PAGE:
“’No Woman, No Cry’ is an example of how Bob takes a simple chord progression,” Alexander explains, “just four chords, and turns it into … a song of hope. The verses are conversational, but the chorus is like a church hymn. A lot of Rastafarian music borrows from the Christian services. A Rastafarian might smoke a spliff, bang on the Nyabinghi drum and start singing ‘Amazing Grace’ and it becomes theirs. They learned in church that if you repeat a refrain like ‘Everything’s gonna be alright’ enough times, people will start to believe it.”
“History repeats itself,” Priest says. “We’re going through a similar situation as back then, with racism raising its ugly head. We can’t ignore the cry of people in oppression. That cry is going to go on a long time until we have equality. Wherever there’s war and crime and struggle, that cry is going to exist. So that song is going to always resonate. The art of it is the way he interpreted the lyrics coming from someone with that pain.”
But the song doesn’t merely echo the “cry” of an oppressed people. It balances that impulse against the promise of redemption — both spiritual and political. That key phrase in the bridge resurfaces in his 1977 song “Three Little Birds,” which promises, “Don’t worry ‘bout a thing, ‘cause every little thing gonna be alright.” A lot of songwriters can write in the plain language and down-to-earth stories of children and rural folk, and many can put deep thoughts into their lyrics. But few can do it at the same time, and that’s what makes Marley special.
“People like to think of Bob as one thing,” Ziggy adds. “Some people only like the positive songs like ‘One Love’ or ‘Could You Be Loved.’ They don’t want to see the revolutionary side of him. Or maybe they only like the activist for justice and don’t see the mystic. He was both.
“We all have that duality in us. We don’t have to be one thing. I feel a lot of people don’t explore that other side. Maybe it makes them uncomfortable. Maybe they’d rather keep him in a certain light. To each his own. If people want to go deeper, they can go deeper. Bob is still who he is, no matter. He’s both ‘Three Little Birds’ and ‘Black Man Redemption.’”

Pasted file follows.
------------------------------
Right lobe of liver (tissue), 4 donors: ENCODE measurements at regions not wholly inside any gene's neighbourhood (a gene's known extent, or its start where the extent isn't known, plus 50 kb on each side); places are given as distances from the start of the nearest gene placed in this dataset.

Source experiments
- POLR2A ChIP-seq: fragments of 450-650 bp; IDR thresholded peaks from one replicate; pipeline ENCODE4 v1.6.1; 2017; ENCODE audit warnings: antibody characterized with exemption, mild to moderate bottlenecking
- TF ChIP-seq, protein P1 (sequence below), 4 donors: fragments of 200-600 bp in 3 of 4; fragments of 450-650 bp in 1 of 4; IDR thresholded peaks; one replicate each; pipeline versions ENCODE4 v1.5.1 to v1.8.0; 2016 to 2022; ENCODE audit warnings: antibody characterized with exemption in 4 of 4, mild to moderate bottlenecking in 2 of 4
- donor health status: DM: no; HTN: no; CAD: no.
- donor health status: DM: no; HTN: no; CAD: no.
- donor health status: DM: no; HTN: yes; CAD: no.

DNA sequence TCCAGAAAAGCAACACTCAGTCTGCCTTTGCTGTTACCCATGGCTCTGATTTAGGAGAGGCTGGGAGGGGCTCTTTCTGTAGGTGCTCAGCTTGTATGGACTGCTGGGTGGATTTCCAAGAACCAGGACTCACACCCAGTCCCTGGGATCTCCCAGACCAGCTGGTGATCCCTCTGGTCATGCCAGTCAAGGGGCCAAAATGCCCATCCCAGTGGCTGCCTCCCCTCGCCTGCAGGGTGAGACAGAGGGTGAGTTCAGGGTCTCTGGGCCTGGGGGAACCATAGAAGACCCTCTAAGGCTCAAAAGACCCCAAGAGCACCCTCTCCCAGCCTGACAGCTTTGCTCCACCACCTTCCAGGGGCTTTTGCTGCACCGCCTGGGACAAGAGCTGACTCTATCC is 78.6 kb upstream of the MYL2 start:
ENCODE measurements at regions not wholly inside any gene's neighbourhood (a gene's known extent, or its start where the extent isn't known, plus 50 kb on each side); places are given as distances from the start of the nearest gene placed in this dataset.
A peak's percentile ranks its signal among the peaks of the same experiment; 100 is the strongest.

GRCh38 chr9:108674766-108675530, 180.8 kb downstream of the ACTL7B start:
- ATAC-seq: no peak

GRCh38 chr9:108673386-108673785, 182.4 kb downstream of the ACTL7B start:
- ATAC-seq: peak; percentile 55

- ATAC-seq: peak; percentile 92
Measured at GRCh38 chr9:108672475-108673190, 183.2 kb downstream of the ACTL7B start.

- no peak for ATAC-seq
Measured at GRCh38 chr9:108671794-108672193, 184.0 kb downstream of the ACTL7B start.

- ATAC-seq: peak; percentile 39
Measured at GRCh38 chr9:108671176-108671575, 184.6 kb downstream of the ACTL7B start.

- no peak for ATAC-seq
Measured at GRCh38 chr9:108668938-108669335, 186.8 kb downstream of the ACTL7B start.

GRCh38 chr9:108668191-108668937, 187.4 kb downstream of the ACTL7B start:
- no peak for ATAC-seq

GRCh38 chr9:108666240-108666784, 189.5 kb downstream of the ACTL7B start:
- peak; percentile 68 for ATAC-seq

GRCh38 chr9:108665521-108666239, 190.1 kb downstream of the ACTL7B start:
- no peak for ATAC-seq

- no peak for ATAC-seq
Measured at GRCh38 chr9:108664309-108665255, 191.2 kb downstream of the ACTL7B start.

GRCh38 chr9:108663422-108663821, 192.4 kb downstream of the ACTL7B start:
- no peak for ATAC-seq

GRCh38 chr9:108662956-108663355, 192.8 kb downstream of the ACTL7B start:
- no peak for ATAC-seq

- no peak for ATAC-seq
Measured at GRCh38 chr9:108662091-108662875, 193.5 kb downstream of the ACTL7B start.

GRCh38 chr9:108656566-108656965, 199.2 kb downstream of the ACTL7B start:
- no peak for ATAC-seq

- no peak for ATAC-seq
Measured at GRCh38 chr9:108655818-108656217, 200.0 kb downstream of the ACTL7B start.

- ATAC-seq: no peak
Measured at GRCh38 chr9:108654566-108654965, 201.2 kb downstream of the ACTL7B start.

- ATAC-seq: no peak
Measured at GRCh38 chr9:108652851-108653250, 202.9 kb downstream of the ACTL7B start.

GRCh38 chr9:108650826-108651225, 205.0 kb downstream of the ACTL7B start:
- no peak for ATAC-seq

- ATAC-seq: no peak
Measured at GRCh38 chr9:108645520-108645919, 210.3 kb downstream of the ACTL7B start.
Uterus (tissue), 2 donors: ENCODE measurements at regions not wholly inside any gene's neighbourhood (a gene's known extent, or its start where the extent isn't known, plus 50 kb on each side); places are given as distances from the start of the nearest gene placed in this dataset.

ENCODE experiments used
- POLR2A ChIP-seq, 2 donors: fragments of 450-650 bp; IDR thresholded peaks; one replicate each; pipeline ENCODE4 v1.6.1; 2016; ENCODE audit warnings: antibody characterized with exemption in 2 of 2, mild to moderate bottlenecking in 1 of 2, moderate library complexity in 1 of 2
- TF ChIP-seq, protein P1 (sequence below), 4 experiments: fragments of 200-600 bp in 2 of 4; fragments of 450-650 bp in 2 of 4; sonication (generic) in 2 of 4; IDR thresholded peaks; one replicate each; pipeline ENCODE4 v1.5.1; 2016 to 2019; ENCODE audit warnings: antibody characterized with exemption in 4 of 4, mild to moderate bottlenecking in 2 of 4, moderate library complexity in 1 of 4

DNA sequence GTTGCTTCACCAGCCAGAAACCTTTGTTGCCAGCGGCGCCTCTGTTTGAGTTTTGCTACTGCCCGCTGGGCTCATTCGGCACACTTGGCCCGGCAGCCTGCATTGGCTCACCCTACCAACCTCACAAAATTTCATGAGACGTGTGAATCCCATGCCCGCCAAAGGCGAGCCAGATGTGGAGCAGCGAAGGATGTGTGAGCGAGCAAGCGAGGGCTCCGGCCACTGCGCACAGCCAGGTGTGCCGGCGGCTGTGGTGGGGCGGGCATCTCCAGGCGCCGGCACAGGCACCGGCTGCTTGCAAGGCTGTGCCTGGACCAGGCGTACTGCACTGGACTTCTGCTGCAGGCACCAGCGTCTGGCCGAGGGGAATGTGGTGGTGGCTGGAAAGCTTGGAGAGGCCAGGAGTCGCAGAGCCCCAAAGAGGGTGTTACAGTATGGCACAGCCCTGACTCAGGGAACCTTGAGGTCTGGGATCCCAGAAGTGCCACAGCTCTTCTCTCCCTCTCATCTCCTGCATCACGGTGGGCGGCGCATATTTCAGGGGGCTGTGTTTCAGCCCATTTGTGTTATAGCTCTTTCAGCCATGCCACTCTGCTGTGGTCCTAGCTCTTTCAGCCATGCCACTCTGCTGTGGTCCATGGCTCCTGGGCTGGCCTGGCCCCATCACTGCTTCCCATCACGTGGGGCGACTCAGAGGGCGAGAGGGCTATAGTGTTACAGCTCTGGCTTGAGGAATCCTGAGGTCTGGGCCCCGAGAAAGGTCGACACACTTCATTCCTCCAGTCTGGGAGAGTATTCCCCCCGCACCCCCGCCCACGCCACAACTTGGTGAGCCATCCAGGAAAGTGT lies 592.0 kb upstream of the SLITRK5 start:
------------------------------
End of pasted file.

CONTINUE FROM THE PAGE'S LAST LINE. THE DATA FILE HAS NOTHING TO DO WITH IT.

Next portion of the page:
On Marley’s original recordings, the songwriting credit for “No Woman, No Cry” is listed as Vincent Ford, just as “Them Belly Full (But We Hungry)” is credited to Lecon Cogill, “Natty Dread” to Allan Cole and “Rebel Music (3 O’Clock Roadblock)” to Hugh Peart. But all of Marley’s biographers and family members insist that he wrote all these songs himself and gave the credit to his friends as part of a battle with his music publisher, Cayman Music, which tried to deny them their commission. As such, they must be considered part of his songwriting output as much as the songs he publicly claimed.
Our best glimpse into Marley’s songwriting is “Redemption Song.” Though he did record the number with a full band, the best known version has just his voice and his fingers lightly brushing the strings of his Ovation acoustic guitar. This is how he presented songs to his musicians — with the words, chords and melody already in place, already capable of moving the listener.
“It’s like a version from early in the songwriting process,” Ziggy says. “That sound of him on the guitar, that’s how the songs were written. It’s a very deep song. It came to light after he had passed away, so that song has that emotional connection for me. Its melancholy feeling dominated my days after he passed. It captured how we all felt. The words are obviously important, but there’s also a spiritual, emotional thing that comes from the melody and connects to my experience as a child.”
Here again is the dramatic tension between the reality of injustice and the belief in deliverance. The first verse is devoted to the slave trade that brought Africans from their homeland to the Western Hemisphere, an experience he makes real by imagining himself crossing the ocean in the “bottomless pit” of a “merchant ship,” only to be sold “minutes” after landing on a foreign shore. The second verse addresses not physical bondage but “mental slavery,” the invisible chains that allow the rulers to “kill out prophets while we stand aside and look.” The latter phrase is borrowed from Jamaican-born Black Power activist Marcus Garvey, a prophet to the Rastafarians.
Out of the anguish of the verses with their IV-III-II-I chordal descent into hell comes the shining light of the chorus, rising on the V and falling softly on the I. The lyrics open up from claustrophobic brooding of the verse with the invitation to all his friends: “Won’t you help me sing these songs of freedom?”
“His music was spiritual, and lyrically he’s talking to people who are not as fortunate as some of us,” says Alexander. “He’s telling the guy who’s going through hell, having a hard time, to not give up. He’s not talking about guns and revolution. He’s talking about a revolution in the mind. You put that together with rhythms, and there’s nothing better. American college students were fascinated by this guy coming out of the bush with a spliff bigger than they’d ever seen, but then they discovered the deeper Bob, as deep as the Beatles and the Stones.”
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Photo Credit Adrian Boot